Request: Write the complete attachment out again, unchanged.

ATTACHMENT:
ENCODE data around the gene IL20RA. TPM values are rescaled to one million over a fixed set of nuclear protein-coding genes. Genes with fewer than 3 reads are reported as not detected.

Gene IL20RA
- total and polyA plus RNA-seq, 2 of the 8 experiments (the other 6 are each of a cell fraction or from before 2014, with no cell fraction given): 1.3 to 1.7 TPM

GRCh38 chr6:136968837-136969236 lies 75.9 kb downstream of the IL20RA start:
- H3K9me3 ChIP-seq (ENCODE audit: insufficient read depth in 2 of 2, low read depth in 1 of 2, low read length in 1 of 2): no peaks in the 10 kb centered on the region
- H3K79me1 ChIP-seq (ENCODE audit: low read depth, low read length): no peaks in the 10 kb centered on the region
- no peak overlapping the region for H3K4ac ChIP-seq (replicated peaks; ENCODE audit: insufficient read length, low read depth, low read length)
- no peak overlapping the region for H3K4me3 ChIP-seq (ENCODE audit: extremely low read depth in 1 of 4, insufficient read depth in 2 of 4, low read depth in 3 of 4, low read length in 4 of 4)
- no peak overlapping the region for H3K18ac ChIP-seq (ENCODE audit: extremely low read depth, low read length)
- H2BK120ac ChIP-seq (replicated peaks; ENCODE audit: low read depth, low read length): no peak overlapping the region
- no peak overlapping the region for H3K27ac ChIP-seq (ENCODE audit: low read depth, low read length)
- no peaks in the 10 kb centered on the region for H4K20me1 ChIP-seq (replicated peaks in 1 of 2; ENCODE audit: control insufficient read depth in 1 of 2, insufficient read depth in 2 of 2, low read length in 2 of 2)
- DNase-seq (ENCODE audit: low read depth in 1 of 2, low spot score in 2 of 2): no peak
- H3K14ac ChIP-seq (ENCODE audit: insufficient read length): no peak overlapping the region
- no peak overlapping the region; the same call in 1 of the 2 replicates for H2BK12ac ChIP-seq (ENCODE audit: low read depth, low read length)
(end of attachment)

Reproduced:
ENCODE data around the gene IL20RA. TPM values are rescaled to one million over a fixed set of nuclear protein-coding genes. Genes with fewer than 3 reads are reported as not detected.

Gene IL20RA
- total and polyA plus RNA-seq, 2 of the 8 experiments (the other 6 are each of a cell fraction or from before 2014, with no cell fraction given): 1.3 to 1.7 TPM

GRCh38 chr6:136968837-136969236 lies 75.9 kb downstream of the IL20RA start:
- H3K9me3 ChIP-seq (ENCODE audit: insufficient read depth in 2 of 2, low read depth in 1 of 2, low read length in 1 of 2): no peaks in the 10 kb centered on the region
- H3K79me1 ChIP-seq (ENCODE audit: low read depth, low read length): no peaks in the 10 kb centered on the region
- no peak overlapping the region for H3K4ac ChIP-seq (replicated peaks; ENCODE audit: insufficient read length, low read depth, low read length)
- no peak overlapping the region for H3K4me3 ChIP-seq (ENCODE audit: extremely low read depth in 1 of 4, insufficient read depth in 2 of 4, low read depth in 3 of 4, low read length in 4 of 4)
- no peak overlapping the region for H3K18ac ChIP-seq (ENCODE audit: extremely low read depth, low read length)
- H2BK120ac ChIP-seq (replicated peaks; ENCODE audit: low read depth, low read length): no peak overlapping the region
- no peak overlapping the region for H3K27ac ChIP-seq (ENCODE audit: low read depth, low read length)
- no peaks in the 10 kb centered on the region for H4K20me1 ChIP-seq (replicated peaks in 1 of 2; ENCODE audit: control insufficient read depth in 1 of 2, insufficient read depth in 2 of 2, low read length in 2 of 2)
- DNase-seq (ENCODE audit: low read depth in 1 of 2, low spot score in 2 of 2): no peak
- H3K14ac ChIP-seq (ENCODE audit: insufficient read length): no peak overlapping the region
- no peak overlapping the region; the same call in 1 of the 2 replicates for H2BK12ac ChIP-seq (ENCODE audit: low read depth, low read length)